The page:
Converting oil wells to geothermal a real opportunity for Colorado

Converting oil wells to geothermal a real opportunity for Colorado Oil well in Weld County, Colorado (source: flicr/ CL.Baker, creative commons)
Rachel McRae 8 Dec 2021

A Colorado energy startup is eyeing the utilisation of abandoned oil wells in the State of Colorado for its geothermal potential.

A recent article published locally in Colorado talks about the various energy production facilities in eastern Colorado, including wind parks and oil and natural gas operations.

With the reality that the oil wells, while productive today, might at some time not be comfortably profitable. This is the reason for Colorado Oil and Gas Conservation Committee is in the process of setting up rules to determine how much money oil and gas operators will be required to set aside to pay for plugging wells at the end of their useful lives. The goal is to prevent orphan wells upon abandonment by the operator and the state being liable for cleaning things up.

So while this could prove a liability for the state and the operators, there is an opportunity in extending the operating life of the aging oil wells.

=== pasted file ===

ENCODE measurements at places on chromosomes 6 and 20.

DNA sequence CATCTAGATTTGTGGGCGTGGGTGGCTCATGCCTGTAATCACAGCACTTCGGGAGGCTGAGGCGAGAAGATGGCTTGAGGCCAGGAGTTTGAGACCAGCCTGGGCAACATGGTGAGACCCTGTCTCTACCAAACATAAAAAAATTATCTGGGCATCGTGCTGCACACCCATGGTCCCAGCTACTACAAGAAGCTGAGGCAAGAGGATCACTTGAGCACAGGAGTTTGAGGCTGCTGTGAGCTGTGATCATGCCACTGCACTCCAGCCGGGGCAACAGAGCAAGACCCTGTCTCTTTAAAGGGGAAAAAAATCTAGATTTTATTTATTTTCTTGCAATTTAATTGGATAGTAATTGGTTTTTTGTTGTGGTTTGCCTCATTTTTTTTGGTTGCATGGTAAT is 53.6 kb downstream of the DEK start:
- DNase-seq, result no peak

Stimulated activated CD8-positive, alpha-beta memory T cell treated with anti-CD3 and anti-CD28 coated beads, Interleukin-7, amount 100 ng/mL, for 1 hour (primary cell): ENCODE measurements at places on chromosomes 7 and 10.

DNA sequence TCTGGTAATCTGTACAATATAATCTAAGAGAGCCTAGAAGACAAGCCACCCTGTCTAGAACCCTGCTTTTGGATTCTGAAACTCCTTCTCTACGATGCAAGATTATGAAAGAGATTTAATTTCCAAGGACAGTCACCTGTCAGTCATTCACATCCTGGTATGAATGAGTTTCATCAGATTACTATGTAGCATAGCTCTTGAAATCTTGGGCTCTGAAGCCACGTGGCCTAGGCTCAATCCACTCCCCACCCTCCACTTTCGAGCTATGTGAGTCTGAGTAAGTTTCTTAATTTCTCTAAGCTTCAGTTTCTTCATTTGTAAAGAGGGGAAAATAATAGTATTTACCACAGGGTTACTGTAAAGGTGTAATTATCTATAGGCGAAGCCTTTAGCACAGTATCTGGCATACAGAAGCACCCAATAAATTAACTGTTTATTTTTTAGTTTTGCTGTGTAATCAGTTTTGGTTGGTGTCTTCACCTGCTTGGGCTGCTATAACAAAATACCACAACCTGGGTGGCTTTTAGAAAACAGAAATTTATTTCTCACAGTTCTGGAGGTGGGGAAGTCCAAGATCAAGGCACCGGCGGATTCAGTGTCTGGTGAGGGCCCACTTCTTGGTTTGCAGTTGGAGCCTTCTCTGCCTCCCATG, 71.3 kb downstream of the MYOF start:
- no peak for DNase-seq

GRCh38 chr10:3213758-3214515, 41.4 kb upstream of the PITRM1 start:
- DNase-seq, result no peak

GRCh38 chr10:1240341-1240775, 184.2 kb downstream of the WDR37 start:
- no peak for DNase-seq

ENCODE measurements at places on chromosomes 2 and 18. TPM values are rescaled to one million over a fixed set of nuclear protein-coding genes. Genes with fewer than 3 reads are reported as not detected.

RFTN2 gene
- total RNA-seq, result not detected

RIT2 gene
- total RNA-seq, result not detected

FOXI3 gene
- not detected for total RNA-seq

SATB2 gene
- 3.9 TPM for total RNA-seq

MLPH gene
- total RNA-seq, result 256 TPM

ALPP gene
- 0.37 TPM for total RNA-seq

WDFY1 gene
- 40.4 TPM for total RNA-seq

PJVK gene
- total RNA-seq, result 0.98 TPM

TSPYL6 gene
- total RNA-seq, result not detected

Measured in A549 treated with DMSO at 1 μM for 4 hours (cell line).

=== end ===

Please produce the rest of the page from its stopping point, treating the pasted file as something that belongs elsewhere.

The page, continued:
Colorado based Transitional Energy is interested in utilising those wells to tap geothermal energy.  Which wells would be the hottest with the highest flow rates would determine where the company could go.

It is a common problem, yet not widely known, that every barrel of oil or gas geothermal energy is already mined as hot water is part of the fluids produced to the surface, so Maria Richards, geothermal lab coordinator at SMU. Today, the operators have to get rid of the water produced with every barrel of oil.

So while a liability now, these abandoned wells could become an asset to be tapped and actually pay for managing the wells as well. The temperature of the wells is though not as high as traditional hotter geothermal resources, but with 65 degrees Celsius (150 F) to 120 degrees Celsius (250 F), there are opportunities to use it either for power generation or direct use.

With the heat exchange technology available now, this could mean that oil fields in northeast Colorado could become hubs of geothermal energy utilisation.

Selena Derichsweiler and Ben Burke of Transitional Energy estimate that up to 65% of wells in Colorado are good candidates for geothermal energy production. This could extend the life of aging wells by decades — and keep them profitable long enough for operators to pay for their own clean up, plugging and abandonment.

For the full article, see link below.

Source: KUNC